These scacce were made by one of my cousins, Franca. She lives in Ragusa and these focaccia-like stuffed breads are typical of that region of Sicily (south east and the chief cities are Ragusa, Modica, Noto).
There are many focaccia-like stuffed breads made all over Sicily. They have different names, they may be slightly different in shape and have some variations in the filling. In my previous posts I have written about sfincione di Palermo and impanata (in categories Snacks and Meat), but there are other regional specialties, for example the ‘nfigghiulata, fuazza, pastizzu, ravazzata and scacciata.
Scacce are probably classed as finger food and are usually made in large numbers. In the houses of my Ragusa relatives they are made for Christmas, Easter, birthdays, baptisms (few of those lately) and in fact, on any celebratory occasion.. Although the other cousins and their daughters and my aged aunt can all make scacce well, it is always Franca’s duty; she is deemed the campione (champion) maker.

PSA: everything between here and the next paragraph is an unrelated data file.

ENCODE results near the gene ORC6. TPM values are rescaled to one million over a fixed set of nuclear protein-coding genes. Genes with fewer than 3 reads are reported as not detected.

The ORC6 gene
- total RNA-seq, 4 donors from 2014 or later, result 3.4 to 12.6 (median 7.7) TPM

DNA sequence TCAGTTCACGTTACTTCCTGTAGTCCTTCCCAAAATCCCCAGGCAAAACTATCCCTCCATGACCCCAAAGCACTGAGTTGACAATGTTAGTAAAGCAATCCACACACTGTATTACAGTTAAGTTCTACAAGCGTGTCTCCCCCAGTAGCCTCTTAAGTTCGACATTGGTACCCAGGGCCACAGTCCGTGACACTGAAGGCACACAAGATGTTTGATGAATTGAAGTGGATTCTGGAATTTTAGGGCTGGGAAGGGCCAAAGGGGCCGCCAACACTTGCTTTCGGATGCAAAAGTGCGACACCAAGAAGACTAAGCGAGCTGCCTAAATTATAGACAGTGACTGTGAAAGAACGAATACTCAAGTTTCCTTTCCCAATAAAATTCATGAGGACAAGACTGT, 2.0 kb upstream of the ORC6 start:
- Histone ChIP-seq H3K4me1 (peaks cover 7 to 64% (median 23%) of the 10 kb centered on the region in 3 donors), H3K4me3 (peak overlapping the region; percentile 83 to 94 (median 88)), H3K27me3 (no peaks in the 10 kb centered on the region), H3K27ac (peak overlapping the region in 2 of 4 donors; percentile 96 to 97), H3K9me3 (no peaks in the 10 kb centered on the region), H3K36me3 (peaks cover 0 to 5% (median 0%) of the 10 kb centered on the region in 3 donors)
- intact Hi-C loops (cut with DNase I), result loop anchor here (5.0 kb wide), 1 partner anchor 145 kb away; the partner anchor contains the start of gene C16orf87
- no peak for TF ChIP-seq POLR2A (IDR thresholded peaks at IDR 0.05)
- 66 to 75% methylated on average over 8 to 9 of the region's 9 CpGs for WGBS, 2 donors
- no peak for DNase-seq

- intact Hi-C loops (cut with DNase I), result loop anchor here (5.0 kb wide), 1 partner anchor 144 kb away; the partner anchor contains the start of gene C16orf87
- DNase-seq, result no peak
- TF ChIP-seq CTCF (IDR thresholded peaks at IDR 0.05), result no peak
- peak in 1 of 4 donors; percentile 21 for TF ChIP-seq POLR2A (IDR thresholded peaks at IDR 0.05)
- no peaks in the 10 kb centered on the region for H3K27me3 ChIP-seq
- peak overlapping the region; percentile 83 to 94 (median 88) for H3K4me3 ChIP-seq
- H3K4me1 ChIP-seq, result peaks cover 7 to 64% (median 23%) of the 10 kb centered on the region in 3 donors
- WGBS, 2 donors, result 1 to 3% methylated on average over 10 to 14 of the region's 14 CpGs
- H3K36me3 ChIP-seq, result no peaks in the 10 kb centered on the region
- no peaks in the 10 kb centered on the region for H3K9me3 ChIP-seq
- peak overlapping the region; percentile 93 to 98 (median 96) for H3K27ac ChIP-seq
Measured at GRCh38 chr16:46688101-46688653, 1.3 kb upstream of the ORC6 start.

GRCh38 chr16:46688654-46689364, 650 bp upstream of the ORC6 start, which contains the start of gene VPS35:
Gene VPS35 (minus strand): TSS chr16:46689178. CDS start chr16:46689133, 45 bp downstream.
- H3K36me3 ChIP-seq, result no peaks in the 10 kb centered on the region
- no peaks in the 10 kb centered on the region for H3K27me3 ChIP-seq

There are several different fillings for scacce in their household. The ones in the photo are made with slices of fried eggplants, tomato salsa, toasted breadcrumbs, basil, pepper, caciocavallo cheese (use provola/ mozzarella- type cheese) and of course, extra virgin olive oil.
But if she is making one type of filling, she is likely to make other scacce with different fillings and they vary with seasonal ingredients.
Typical fillings are:
• tomato salsa (300g ripe tomatoes, garlic, oil, salt and pepper and reduced, basil, caciocavallo cheese (100g cut into very thin slices),
• caciocavallo cheese , parsley, seasoning and oil,
• young spinach leaves, sprinkled with salt and cut finely, dried grapes (currants), seasoning and a little salsa,